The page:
Student Life

Student Recommendation Letters: The Complete Guide

What does a recommendation letter do for me? How to get started as a high school freshmen, sophomore, junior or senior.

Student Contributor, Lydia Schultz

October 08, 2020

Student Recommendation Letters: The Complete Guide
Quality over quantity.
Early decision deadlines are coming up in less than a month! Not that you need a reminder- I know I’m already stressed enough as it is. Because of the approaching deadline, I’m here to remind you to request your recommendation letters, if you haven’t already done so. This part of your application is so important, yet it can be a difficult process for some- especially if you can’t identify someone that you have a close relationship with. Don’t worry! This guide will walk you through everything. Now ironically, the subject of recommendation letters is something I actually had to research a great deal myself to get more information for my own college applications- so don’t feel bad if you’re completely stuck.

What is a recommendation letter?

A letter of recommendation is simply another piece of information that college admissions officers utilize to gain a better understanding of who you are. It is written by someone who can recommend or vouch for your admission into the school you are applying for. More selective schools require at least one from a counselor or teacher of your choice. Usually, the amount of recommendation letters you can submit to schools is between 2-4, with some that might even allow up to 6. The required letters are typically from a guidance counselor and a teacher in a core academic subject (English, math, social studies, science…). Some colleges even give you the option to submit additional letters of recommendation from someone outside of the academic setting. It is key to keep in mind that the rule “quality over quantity” is definitely applicable when deciding how many to submit. If you don’t think someone can strengthen your application with an additional letter, don’t ask. In this case, what is not there is more beneficial than a mediocre extra element.
• If you are a freshman, sophomore, or junior: If you are not yet a senior, congrats! You still have time on your side. The best advice I have is to build good relationships with your teachers. There really is no secret hack other than being a good person, both in and out of the classroom. Putting in effort in how you act every day is the only way you will build a positive connection with your teachers and receive quality letters later on. • If you are a senior and have no idea which teacher to ask? I can personally relate to this dilemma. Even though I consider myself to be a hard-working and respectful student, there wasn’t really a teacher that immediately popped into my head to write me a letter of recommendation; this led me to go on a deep exploration of every class that I took in high school.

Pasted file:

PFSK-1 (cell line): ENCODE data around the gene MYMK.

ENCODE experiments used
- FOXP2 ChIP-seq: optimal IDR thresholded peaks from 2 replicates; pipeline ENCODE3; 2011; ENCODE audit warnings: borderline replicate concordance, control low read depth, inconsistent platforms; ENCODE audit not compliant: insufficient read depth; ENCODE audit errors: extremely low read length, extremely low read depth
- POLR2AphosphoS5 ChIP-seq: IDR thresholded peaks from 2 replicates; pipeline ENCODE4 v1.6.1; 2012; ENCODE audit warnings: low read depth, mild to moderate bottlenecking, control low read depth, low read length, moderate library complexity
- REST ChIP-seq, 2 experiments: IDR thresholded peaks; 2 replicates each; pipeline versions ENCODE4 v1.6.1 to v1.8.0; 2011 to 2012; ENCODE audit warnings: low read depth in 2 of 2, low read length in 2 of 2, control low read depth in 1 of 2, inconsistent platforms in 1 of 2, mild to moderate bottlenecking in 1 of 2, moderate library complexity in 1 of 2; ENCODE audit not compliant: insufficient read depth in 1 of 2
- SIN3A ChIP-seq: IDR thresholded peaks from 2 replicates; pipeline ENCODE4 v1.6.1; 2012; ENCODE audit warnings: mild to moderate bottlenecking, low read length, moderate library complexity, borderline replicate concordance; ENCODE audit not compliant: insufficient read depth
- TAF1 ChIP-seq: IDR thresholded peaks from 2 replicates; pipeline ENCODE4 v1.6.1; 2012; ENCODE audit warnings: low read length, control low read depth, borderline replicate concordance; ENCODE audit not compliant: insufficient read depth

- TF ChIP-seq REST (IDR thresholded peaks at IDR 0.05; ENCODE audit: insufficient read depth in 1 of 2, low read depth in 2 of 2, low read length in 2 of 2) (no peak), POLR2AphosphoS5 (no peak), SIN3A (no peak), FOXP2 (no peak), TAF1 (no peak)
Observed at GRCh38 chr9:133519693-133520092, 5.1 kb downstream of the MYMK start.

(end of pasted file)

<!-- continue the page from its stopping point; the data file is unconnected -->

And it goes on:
1. Think about all of the classes that you took over the past 3 years that interested you or ones where you had to put more effort into understanding the material. Chances are, your extra energy in the material was noticed by the teacher of that class, and they therefore can be a possible spokesperson to your enthusiasm and work ethic. Write a list of those teachers.
  2. From that list, analyze who could most strongly attest to your qualities as a student and portray a positive perspective of who you are.
  3. Submit a request for them to write you the letter. It may vary from school to school, but before anything else, it is in your best interest to email your recommender personally beforehand with your request. This goes without saying, but make sure to be extra polite and respectful when asking! Tell them why you have chosen them to write your recommendation letter to show your sincerity. Also, be sure to ask your teachers well in advance to ensure a quality letter. The ideal minimum is 2 weeks, but I think the most courteous time frame would be a month in advance just to be sure they have plenty of time (You would hate it if your English teacher assigned you an essay due the next day right?).
  4. Provide a copy of an updated resume to your recommender, complete with your activity involvement in school and out of school, any awards or honors you may have received, and leadership positions you might have. It may also be beneficial to let them know what majors you are considering and what colleges you are applying for so their letter is as detailed and personalized as it can be. In this situation, more is actually better.
  5. Send a thank-you note afterward expressing your appreciation goes a long way. Recognize that your recommender took time out of their busy schedule to do you a favor!
I’m wishing all of you early decision early birds the best of luck with college applications! Be proactive, be yourself, and remember to not be overly hard on yourself. Nothing is worth sacrificing your mental health- especially during a pandemic! Comment below if you have any other questions before submitting your early action/decision applications! We’re here to help.

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